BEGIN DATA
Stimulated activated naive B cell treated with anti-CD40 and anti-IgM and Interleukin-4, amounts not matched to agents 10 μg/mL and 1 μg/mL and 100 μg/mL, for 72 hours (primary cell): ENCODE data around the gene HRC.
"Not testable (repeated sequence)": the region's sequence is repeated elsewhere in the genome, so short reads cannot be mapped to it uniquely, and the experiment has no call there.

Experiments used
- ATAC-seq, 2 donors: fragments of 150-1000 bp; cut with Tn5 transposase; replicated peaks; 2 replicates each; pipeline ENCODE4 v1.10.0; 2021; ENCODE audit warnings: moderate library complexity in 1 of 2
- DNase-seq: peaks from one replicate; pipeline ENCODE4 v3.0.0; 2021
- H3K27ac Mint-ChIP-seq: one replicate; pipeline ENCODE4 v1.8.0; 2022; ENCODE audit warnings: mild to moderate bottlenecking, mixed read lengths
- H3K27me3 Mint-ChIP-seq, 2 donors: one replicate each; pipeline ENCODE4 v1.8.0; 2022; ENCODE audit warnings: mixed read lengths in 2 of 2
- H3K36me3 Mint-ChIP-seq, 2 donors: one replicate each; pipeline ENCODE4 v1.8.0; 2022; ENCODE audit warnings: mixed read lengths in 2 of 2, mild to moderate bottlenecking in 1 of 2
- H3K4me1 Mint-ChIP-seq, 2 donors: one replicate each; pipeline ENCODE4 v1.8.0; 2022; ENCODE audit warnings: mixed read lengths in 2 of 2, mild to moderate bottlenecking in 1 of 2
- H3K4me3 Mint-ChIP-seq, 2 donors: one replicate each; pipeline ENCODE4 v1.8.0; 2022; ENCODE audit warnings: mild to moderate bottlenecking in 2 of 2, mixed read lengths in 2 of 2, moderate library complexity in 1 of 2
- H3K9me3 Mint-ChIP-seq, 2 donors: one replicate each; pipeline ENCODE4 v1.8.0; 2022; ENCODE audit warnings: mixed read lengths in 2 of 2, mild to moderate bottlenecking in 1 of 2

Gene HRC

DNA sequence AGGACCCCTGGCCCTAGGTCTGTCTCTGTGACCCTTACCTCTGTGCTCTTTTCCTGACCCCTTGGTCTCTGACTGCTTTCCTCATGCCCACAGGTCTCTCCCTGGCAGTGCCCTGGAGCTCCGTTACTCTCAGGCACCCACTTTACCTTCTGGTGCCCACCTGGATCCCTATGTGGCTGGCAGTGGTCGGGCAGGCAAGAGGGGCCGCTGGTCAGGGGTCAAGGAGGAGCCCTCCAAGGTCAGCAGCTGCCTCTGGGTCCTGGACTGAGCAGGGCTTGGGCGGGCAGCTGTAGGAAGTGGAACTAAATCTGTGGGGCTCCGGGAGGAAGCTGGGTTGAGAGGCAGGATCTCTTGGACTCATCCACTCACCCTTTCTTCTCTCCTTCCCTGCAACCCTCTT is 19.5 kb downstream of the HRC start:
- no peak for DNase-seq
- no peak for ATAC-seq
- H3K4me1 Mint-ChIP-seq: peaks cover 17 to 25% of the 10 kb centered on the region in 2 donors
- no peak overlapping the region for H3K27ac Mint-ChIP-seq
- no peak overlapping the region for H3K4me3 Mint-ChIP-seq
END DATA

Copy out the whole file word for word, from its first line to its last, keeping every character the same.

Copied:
Stimulated activated naive B cell treated with anti-CD40 and anti-IgM and Interleukin-4, amounts not matched to agents 10 μg/mL and 1 μg/mL and 100 μg/mL, for 72 hours (primary cell): ENCODE data around the gene HRC.
"Not testable (repeated sequence)": the region's sequence is repeated elsewhere in the genome, so short reads cannot be mapped to it uniquely, and the experiment has no call there.

Experiments used
- ATAC-seq, 2 donors: fragments of 150-1000 bp; cut with Tn5 transposase; replicated peaks; 2 replicates each; pipeline ENCODE4 v1.10.0; 2021; ENCODE audit warnings: moderate library complexity in 1 of 2
- DNase-seq: peaks from one replicate; pipeline ENCODE4 v3.0.0; 2021
- H3K27ac Mint-ChIP-seq: one replicate; pipeline ENCODE4 v1.8.0; 2022; ENCODE audit warnings: mild to moderate bottlenecking, mixed read lengths
- H3K27me3 Mint-ChIP-seq, 2 donors: one replicate each; pipeline ENCODE4 v1.8.0; 2022; ENCODE audit warnings: mixed read lengths in 2 of 2
- H3K36me3 Mint-ChIP-seq, 2 donors: one replicate each; pipeline ENCODE4 v1.8.0; 2022; ENCODE audit warnings: mixed read lengths in 2 of 2, mild to moderate bottlenecking in 1 of 2
- H3K4me1 Mint-ChIP-seq, 2 donors: one replicate each; pipeline ENCODE4 v1.8.0; 2022; ENCODE audit warnings: mixed read lengths in 2 of 2, mild to moderate bottlenecking in 1 of 2
- H3K4me3 Mint-ChIP-seq, 2 donors: one replicate each; pipeline ENCODE4 v1.8.0; 2022; ENCODE audit warnings: mild to moderate bottlenecking in 2 of 2, mixed read lengths in 2 of 2, moderate library complexity in 1 of 2
- H3K9me3 Mint-ChIP-seq, 2 donors: one replicate each; pipeline ENCODE4 v1.8.0; 2022; ENCODE audit warnings: mixed read lengths in 2 of 2, mild to moderate bottlenecking in 1 of 2

Gene HRC

DNA sequence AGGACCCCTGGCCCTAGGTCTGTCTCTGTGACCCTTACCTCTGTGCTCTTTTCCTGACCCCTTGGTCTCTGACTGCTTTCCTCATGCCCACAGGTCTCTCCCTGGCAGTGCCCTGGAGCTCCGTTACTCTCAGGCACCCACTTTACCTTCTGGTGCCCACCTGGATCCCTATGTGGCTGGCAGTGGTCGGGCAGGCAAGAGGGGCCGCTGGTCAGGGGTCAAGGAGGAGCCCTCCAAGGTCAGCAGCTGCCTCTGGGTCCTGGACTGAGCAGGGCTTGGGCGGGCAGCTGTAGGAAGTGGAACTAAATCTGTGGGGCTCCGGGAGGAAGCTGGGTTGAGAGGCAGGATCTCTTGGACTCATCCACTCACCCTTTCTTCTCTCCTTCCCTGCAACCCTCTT is 19.5 kb downstream of the HRC start:
- no peak for DNase-seq
- no peak for ATAC-seq
- H3K4me1 Mint-ChIP-seq: peaks cover 17 to 25% of the 10 kb centered on the region in 2 donors
- no peak overlapping the region for H3K27ac Mint-ChIP-seq
- no peak overlapping the region for H3K4me3 Mint-ChIP-seq